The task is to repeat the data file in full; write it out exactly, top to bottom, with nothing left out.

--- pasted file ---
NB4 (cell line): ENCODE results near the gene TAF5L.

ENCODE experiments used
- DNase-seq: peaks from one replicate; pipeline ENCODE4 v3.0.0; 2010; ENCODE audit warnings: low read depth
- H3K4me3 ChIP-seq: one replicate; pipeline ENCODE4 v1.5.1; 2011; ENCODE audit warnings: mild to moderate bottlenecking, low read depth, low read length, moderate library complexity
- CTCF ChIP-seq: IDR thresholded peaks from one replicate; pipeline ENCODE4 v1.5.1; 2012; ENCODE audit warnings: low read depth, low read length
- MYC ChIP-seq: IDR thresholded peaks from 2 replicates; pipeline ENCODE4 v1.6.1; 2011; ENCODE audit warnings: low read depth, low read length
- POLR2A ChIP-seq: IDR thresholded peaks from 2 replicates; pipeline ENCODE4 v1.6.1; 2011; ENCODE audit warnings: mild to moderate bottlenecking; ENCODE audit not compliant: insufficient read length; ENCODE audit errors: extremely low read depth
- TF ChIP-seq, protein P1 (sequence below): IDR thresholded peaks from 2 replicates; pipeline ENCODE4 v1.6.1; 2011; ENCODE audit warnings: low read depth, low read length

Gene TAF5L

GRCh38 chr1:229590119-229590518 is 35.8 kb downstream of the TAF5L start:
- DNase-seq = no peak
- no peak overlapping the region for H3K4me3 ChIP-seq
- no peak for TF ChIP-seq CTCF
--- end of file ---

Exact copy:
NB4 (cell line): ENCODE results near the gene TAF5L.

ENCODE experiments used
- DNase-seq: peaks from one replicate; pipeline ENCODE4 v3.0.0; 2010; ENCODE audit warnings: low read depth
- H3K4me3 ChIP-seq: one replicate; pipeline ENCODE4 v1.5.1; 2011; ENCODE audit warnings: mild to moderate bottlenecking, low read depth, low read length, moderate library complexity
- CTCF ChIP-seq: IDR thresholded peaks from one replicate; pipeline ENCODE4 v1.5.1; 2012; ENCODE audit warnings: low read depth, low read length
- MYC ChIP-seq: IDR thresholded peaks from 2 replicates; pipeline ENCODE4 v1.6.1; 2011; ENCODE audit warnings: low read depth, low read length
- POLR2A ChIP-seq: IDR thresholded peaks from 2 replicates; pipeline ENCODE4 v1.6.1; 2011; ENCODE audit warnings: mild to moderate bottlenecking; ENCODE audit not compliant: insufficient read length; ENCODE audit errors: extremely low read depth
- TF ChIP-seq, protein P1 (sequence below): IDR thresholded peaks from 2 replicates; pipeline ENCODE4 v1.6.1; 2011; ENCODE audit warnings: low read depth, low read length

Gene TAF5L

GRCh38 chr1:229590119-229590518 is 35.8 kb downstream of the TAF5L start:
- DNase-seq = no peak
- no peak overlapping the region for H3K4me3 ChIP-seq
- no peak for TF ChIP-seq CTCF